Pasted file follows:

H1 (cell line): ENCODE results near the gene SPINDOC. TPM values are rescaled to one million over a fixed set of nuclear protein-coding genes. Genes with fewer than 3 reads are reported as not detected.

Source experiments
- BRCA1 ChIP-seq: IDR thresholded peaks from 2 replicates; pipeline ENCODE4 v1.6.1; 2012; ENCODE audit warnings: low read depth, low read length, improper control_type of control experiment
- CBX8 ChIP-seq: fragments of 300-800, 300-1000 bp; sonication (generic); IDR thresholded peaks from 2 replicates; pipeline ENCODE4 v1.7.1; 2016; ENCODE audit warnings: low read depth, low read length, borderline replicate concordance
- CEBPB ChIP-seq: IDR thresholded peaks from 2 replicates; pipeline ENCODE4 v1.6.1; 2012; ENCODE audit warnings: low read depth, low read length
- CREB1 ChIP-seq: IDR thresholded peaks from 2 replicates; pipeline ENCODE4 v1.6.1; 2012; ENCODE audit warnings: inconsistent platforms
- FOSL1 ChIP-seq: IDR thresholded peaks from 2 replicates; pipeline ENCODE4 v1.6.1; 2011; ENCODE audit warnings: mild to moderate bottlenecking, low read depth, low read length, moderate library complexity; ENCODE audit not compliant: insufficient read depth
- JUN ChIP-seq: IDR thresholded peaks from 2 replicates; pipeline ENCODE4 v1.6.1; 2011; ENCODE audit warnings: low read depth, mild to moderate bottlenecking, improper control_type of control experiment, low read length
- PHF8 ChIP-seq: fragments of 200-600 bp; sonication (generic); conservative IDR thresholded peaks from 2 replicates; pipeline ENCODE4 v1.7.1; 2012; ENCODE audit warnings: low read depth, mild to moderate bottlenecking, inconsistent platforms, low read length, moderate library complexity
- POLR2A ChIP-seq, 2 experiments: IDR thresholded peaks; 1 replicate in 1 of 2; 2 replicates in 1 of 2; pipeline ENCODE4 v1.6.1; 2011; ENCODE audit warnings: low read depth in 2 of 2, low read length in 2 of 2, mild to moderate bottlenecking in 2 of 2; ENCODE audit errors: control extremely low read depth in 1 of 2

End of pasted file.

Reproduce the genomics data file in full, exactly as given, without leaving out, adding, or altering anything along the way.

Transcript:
H1 (cell line): ENCODE results near the gene SPINDOC. TPM values are rescaled to one million over a fixed set of nuclear protein-coding genes. Genes with fewer than 3 reads are reported as not detected.

Source experiments
- BRCA1 ChIP-seq: IDR thresholded peaks from 2 replicates; pipeline ENCODE4 v1.6.1; 2012; ENCODE audit warnings: low read depth, low read length, improper control_type of control experiment
- CBX8 ChIP-seq: fragments of 300-800, 300-1000 bp; sonication (generic); IDR thresholded peaks from 2 replicates; pipeline ENCODE4 v1.7.1; 2016; ENCODE audit warnings: low read depth, low read length, borderline replicate concordance
- CEBPB ChIP-seq: IDR thresholded peaks from 2 replicates; pipeline ENCODE4 v1.6.1; 2012; ENCODE audit warnings: low read depth, low read length
- CREB1 ChIP-seq: IDR thresholded peaks from 2 replicates; pipeline ENCODE4 v1.6.1; 2012; ENCODE audit warnings: inconsistent platforms
- FOSL1 ChIP-seq: IDR thresholded peaks from 2 replicates; pipeline ENCODE4 v1.6.1; 2011; ENCODE audit warnings: mild to moderate bottlenecking, low read depth, low read length, moderate library complexity; ENCODE audit not compliant: insufficient read depth
- JUN ChIP-seq: IDR thresholded peaks from 2 replicates; pipeline ENCODE4 v1.6.1; 2011; ENCODE audit warnings: low read depth, mild to moderate bottlenecking, improper control_type of control experiment, low read length
- PHF8 ChIP-seq: fragments of 200-600 bp; sonication (generic); conservative IDR thresholded peaks from 2 replicates; pipeline ENCODE4 v1.7.1; 2012; ENCODE audit warnings: low read depth, mild to moderate bottlenecking, inconsistent platforms, low read length, moderate library complexity
- POLR2A ChIP-seq, 2 experiments: IDR thresholded peaks; 1 replicate in 1 of 2; 2 replicates in 1 of 2; pipeline ENCODE4 v1.6.1; 2011; ENCODE audit warnings: low read depth in 2 of 2, low read length in 2 of 2, mild to moderate bottlenecking in 2 of 2; ENCODE audit errors: control extremely low read depth in 1 of 2